Video:What Beats What in Poker?with Jon Stewart
Want to learn what beats what in poker? Here, see helpful information about what cards and suits beat others.See Transcript
Transcript:What Beats What in Poker?Straights, flushes, full houses, three-of-a-kinds, and more. Before you sit down to make a bet at the poker table, it's a good idea to know whether or not you've got a decent hand. So let's take a look at the basics, and learn what beats what in poker.
The Basics of What Beats What in PokerPoker rules vary widely from game to game. But whether you're playing stud, draw, guts, or any other variation, the rules for the best hands generally stay the same.There are exceptions of course, like in lowball poker where the goal is to have the worst hand possible, which I tend to do pretty well at. But, even here, the rules still apply, just in reverse.
What Beats What in Poker?The first thing to know is that regardless of the number of cards in play, only five cards make up a poker hand. In decreasing value, these are the generally accepted hand-rankings: straight flush, where all five cards are in sequential order and of the same suit; four-of-a-kind, where four cards are of the same value; full house, which is three-of-a-kind and one pair all in the same hand; flush, where all five cards are the same suit, regardless of order; straight, where all five cards are in sequential order regardless of suit; three-of-a-kind, where three cards are of the same value; two pair, where two sets of two cards are of the same value; one pair, where two cards are of the same value; and high cards, where the single highest card ranks the value of the hand.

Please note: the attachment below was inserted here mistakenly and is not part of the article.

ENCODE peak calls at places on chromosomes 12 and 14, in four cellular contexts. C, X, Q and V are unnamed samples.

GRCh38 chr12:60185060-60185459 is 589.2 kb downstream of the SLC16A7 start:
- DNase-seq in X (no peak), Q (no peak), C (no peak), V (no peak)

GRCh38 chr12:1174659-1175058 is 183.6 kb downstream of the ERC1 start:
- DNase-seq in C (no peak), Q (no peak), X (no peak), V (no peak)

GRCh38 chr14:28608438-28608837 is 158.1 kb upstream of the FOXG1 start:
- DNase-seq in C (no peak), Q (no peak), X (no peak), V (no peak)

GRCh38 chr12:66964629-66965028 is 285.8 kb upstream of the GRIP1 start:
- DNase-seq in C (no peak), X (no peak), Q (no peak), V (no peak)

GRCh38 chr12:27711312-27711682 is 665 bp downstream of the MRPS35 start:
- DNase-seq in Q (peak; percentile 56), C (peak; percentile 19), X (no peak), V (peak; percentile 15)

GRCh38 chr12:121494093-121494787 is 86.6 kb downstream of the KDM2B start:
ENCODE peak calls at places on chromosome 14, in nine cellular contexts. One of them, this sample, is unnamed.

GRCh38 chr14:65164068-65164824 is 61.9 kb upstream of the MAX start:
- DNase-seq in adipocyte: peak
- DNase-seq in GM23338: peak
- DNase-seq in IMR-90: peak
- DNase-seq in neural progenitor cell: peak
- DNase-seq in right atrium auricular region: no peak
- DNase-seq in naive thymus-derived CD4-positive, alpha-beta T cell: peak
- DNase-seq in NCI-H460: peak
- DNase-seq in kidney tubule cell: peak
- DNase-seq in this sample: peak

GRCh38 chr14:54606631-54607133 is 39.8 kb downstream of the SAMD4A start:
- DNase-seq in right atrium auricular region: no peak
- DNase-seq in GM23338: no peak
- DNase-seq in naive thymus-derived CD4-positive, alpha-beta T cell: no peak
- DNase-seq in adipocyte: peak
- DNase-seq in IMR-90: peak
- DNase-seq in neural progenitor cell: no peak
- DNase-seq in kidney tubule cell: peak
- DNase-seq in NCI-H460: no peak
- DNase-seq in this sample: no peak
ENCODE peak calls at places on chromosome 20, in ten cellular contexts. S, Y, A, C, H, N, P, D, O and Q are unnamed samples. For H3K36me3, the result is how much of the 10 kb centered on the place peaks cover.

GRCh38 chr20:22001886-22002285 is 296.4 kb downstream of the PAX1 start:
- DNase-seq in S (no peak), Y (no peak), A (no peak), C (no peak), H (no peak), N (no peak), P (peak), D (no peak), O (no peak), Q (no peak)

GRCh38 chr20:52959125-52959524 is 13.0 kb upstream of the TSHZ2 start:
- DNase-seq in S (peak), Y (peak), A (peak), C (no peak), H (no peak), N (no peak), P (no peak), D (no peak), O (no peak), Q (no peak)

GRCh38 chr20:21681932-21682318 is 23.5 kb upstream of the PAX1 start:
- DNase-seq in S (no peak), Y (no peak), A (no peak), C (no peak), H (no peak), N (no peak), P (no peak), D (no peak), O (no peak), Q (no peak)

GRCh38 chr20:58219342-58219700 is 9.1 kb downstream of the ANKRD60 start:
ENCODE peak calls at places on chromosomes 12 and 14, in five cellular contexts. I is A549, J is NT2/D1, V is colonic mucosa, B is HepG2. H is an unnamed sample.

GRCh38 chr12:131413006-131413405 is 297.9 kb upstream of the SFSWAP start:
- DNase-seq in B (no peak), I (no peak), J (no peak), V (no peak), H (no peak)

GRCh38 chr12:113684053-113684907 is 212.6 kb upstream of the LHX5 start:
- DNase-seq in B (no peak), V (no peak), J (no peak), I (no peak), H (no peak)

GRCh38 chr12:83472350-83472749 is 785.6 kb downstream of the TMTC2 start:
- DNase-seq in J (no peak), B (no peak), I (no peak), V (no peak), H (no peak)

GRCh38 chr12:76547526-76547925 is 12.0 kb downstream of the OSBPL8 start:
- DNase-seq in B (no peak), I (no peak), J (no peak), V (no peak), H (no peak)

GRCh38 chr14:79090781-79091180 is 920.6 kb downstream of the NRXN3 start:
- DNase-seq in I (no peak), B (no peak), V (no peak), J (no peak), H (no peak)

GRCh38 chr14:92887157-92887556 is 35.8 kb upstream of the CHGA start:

It's important to note that there are rarely ties in poker. If two types of hands match up against one another, the pot always goes to the hand with the highest card.For example, a pair of kings beats a pair of tens, a flush with a queen high beats a flush with a ten high, and a pair of sixes with an ace as the next high card beats a pair of sixes with a king as the next high card. If the next high card happens to be the same, then the hand is judged by the next high card and so on, all the way down to the final card. If the two hands are absolutely identical except for suit, which almost never happens, then pot is split. Winner should never be determined by suit value.
This is why a royal flush is the highest hand in poker, not just a plumbing term in the British Monarchy. A royal flush is by definition an ace-high straight with all cards of the same suit. Enjoy the sight now - in 5-card stud, the odds of being dealt a royal flush is one in 649,740.
Finally, it's a good idea to figure out what a good hand is for the variation of poker you're playing, which you can best learn simply by watching. Three of a kind might not get you very far in a game with a lot of wild cards, but for a 5-card stud hand, it's not too shabby. I'm Jonathon Stewart, with About.com.
About videos are made available on an "as is" basis, subject to the User Agreement.